On 30 October 2012 the Central Bank of Ireland (the Central Bank) published Consultation Paper CP60 "Consultation on implementation of Alternative Investment Fund Managers Directive". Our previous bulletin which describes the original consultation paper was circulated on 2 November 2012 and can be found here. On 1 February 2013 the Central Bank issued a feedback statement on CP60 as well as a revised draft of its new AIF Handbook. The Central Bank's feedback on the key issues raised in CP60 are set out below, as well as an analysis of the related changes to the AIF Handbook.
Abolition of promoter requirement
The Central Bank has confirmed that it will dispense with the requirement that alternative investment funds (AIFs) have an approved promoter. The Central Bank acknowledges that the obligations on the alternative investment fund manager (AIFM) set out in the Alternative Investment Fund Managers Directive (AIFMD) would be duplicative and the investor protections in AIFMD are sufficient so as not to require it to impose any additional requirements. However, the Central Bank has insisted on including related new provisions in the AIF Handbook clarifying the obligations of directors when an AIF gets into difficulties. Respondents to CP60 had argued that articulating such standards might amount to prejudging specific situations. The Central Bank believes that it can articulate good standards in this way without pre-judging any particular situation and it will always be open to assessing the particular circumstances affecting an investment fund and its directors. It also believes that this text is important as it puts all directors on notice that the Central Bank views the actions of a director of an AIF in difficulties as matters which can be taken into account when making any future assessments of the fitness and probity of that director.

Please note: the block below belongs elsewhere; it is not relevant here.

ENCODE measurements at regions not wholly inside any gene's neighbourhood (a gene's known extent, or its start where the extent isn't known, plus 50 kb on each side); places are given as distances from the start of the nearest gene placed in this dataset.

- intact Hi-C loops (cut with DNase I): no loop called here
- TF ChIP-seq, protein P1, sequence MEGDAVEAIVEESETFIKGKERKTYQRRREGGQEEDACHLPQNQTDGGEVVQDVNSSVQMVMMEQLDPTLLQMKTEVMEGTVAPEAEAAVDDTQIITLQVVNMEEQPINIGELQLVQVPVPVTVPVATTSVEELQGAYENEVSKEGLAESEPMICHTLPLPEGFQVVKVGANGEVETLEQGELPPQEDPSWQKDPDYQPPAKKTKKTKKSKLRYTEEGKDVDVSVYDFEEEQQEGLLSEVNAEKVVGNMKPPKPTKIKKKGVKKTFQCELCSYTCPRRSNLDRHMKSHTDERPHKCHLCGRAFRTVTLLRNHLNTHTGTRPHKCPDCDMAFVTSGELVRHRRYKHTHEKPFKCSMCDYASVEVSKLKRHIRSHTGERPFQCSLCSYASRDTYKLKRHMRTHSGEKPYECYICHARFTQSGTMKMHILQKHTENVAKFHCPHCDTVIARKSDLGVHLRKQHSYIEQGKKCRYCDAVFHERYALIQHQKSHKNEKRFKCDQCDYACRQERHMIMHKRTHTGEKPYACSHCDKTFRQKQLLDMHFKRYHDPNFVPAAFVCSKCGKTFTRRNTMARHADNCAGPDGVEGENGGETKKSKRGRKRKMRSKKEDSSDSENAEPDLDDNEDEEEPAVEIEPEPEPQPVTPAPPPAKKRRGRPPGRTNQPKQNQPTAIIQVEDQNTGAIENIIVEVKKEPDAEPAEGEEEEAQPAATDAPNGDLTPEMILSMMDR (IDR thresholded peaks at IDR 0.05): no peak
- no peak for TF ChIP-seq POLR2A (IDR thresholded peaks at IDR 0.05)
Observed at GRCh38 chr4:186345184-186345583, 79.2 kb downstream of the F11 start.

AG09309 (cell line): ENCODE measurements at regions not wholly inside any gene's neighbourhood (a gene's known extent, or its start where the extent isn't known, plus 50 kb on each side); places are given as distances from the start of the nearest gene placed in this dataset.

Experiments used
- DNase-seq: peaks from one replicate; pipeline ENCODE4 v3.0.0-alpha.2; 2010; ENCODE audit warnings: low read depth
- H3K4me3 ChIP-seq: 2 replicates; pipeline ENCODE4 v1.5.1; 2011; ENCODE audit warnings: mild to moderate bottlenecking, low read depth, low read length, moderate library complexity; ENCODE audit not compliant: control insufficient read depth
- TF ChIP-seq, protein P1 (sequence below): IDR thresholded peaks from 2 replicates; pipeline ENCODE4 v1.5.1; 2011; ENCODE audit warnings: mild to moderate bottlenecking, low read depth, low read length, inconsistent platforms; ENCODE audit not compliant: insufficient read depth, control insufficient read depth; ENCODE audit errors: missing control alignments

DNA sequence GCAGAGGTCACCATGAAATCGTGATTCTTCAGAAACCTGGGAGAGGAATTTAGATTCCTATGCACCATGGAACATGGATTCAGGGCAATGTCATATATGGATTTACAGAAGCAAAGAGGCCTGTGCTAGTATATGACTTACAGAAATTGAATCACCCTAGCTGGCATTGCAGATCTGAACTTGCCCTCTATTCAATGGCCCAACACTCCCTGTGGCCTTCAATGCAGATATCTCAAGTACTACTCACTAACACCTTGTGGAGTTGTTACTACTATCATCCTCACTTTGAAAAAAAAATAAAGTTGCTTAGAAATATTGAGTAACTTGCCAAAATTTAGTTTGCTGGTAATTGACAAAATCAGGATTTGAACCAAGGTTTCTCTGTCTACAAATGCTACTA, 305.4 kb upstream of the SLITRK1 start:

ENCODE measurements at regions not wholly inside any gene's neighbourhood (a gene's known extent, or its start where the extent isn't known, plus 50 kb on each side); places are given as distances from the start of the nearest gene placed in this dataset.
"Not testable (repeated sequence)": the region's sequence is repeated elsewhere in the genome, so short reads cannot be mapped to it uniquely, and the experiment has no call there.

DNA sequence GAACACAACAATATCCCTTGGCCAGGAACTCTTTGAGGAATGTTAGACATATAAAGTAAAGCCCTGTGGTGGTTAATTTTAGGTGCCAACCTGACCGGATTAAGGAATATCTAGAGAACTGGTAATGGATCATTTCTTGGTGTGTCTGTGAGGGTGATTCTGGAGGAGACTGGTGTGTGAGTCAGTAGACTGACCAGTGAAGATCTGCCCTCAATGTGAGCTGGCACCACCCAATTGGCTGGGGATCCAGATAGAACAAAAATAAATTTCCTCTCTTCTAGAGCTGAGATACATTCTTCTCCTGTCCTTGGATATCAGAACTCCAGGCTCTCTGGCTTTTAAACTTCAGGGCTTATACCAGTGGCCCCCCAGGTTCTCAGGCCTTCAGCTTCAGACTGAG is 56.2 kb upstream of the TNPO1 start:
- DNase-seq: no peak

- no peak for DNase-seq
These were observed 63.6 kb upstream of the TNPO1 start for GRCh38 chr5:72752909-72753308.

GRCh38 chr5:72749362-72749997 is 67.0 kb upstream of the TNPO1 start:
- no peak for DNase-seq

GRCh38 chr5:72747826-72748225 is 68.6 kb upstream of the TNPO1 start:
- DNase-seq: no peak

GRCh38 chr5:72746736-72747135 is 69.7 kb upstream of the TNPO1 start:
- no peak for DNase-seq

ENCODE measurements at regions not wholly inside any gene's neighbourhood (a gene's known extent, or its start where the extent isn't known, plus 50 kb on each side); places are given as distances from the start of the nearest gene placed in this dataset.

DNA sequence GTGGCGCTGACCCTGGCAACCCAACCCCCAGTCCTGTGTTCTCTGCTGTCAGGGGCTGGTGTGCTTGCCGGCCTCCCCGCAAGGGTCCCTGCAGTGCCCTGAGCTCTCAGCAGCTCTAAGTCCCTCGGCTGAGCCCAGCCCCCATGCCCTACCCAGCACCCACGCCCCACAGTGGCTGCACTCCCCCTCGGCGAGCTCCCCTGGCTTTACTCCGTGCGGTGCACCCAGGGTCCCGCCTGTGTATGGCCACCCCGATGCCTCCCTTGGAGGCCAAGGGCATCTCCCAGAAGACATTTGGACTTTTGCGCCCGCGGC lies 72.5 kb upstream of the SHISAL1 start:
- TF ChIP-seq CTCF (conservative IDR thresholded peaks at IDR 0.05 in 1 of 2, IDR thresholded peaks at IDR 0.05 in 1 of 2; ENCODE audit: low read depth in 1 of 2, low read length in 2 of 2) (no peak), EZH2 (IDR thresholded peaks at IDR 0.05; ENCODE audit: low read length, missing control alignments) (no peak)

The Central Bank has decided to continue the general prohibition on investment by a qualifying investor AIF (QIAIF) of more than 50% of nets assets in a single unregulated fund but has provided greater flexibility in terms of the circumstances in which this will not apply. The approach of applying a 50% threshold was criticised on the basis that it was not consistent with the master/feeder provisions of the AIFMD (which apply an 85% threshold).
A QIAIF will be able to invest in excess of 50% in a single unregulated fund where it has a minimum subscription limit of €500,000 and where its prospectus contains a detailed and prominent disclosure which identifies on an item-by-item basis those obligations and conditions which apply to the QIAIF and its AIFM but which do not apply to the underlying unregulated investment fund and its manager. Previously, the criteria which had to be fulfilled to avail of this derogation were more extensive and included requirements relating to the capitalisation...